Written by Jo Wills / CNCL staff author, New Zealand
[Note: although this article is written from the perspective of Southern Hemisphere homes, the same principles apply for those in the Northern Hemisphere – but since the sun tracks to the north for those living in the Southern Hemisphere, and it tracks to the south for those living in the Northern Hemisphere, you would just need to swap the terms “north” and “south” in this article.]
Housing is always on my mind. It’s my job to assess houses with a ‘whole of house’ performance lens. I see big ones, small ones, brand new ones and rickety much loved old ones, and they all have one thing in common. They don’t work.
New Zealand homes fail on many aspects, including in some cases basic shelter. We’re all paying a massive social cost in terms of health as a result. Some are paying with their lives. The Otago University studied the cause of death over a twenty year period and identified New Zealand has a winter mortality rate of 1,600 people per year attributed to our housing. This many people, 1,600, is higher than the road toll which for 2018 was 378.
If that wasn’t enough, third-world diseases such as Rheumatic Fever have resurfaced, respiratory illness is still rising among zero to five-year-olds, and we keep on building crappy houses.
People from other parts of the world living in New Zealand during winter wonder who’s playing a joke on them. They can’t understand why our houses are so cold. The reasons are numerous. As one example, the materials we use, such as aluminium for window joinery is unheard of in the United Kingdom and Europe because of its appalling thermal performance. For another, we think heating consists of a single unit in a single room. We also believe wearing puffer jackets inside is normal. It’s not.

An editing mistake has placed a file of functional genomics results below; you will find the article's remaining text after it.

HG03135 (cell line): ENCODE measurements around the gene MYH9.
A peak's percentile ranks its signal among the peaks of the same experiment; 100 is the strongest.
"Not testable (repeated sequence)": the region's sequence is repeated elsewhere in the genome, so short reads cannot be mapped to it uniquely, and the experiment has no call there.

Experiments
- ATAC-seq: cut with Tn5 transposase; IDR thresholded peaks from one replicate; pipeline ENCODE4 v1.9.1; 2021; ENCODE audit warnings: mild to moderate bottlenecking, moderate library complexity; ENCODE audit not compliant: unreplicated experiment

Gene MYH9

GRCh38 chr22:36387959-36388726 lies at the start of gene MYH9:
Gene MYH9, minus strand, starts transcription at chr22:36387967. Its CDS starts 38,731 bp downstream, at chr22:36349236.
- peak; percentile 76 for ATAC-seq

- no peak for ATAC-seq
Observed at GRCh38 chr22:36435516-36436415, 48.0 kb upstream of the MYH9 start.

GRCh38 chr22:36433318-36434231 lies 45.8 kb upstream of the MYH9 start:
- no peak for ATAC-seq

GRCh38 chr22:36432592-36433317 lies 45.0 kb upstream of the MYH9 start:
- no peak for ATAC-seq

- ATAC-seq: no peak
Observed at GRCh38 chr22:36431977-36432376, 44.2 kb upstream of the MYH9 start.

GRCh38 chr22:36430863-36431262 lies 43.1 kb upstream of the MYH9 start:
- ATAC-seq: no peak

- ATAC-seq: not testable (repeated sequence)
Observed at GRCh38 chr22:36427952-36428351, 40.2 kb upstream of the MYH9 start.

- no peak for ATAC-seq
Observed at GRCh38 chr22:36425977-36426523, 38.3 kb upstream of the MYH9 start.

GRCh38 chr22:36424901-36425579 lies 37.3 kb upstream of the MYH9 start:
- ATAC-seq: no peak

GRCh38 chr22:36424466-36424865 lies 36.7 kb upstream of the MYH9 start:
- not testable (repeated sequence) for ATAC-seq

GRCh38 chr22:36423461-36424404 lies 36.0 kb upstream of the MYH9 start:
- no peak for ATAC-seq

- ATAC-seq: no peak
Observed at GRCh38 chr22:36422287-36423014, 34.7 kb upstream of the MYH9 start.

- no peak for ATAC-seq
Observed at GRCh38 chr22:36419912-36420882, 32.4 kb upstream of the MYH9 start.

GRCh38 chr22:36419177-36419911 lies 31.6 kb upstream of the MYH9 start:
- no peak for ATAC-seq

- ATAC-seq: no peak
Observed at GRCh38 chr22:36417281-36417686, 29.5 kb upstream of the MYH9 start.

These are some of the issues which contribute to the problems we face. There is another piece of the housing puzzle lost down the back of the sofa which baffles me. We live in a country with ample sunshine. We know how to make the most of it at the beach and exploring the outdoors; however, when it comes to the way to build our houses, we largely ignore this resource.
There is no legal requirement to orient our houses to the north to make the most of passive solar gain. This is one of the most fundamental principles of good house design, and it’s not a requirement of the building code let alone town planning.
For our existing homes, orientation will be to the street and chances are the garage will be the building positioned to make the most of the sun’s rays. If you’re one of the lucky ones and you’re north facing, congratulations, your house is likely to be warmer and your heating bills lower, but it was most likely by chance, not design.
You could argue that we didn’t know as much then as we do now. Some south facing homes could be forgiven, right? Wrong. It seems we’ve learned nothing. It could also be argued we build worse now than we did forty to fifty years ago (the age of a large percentage of our houses).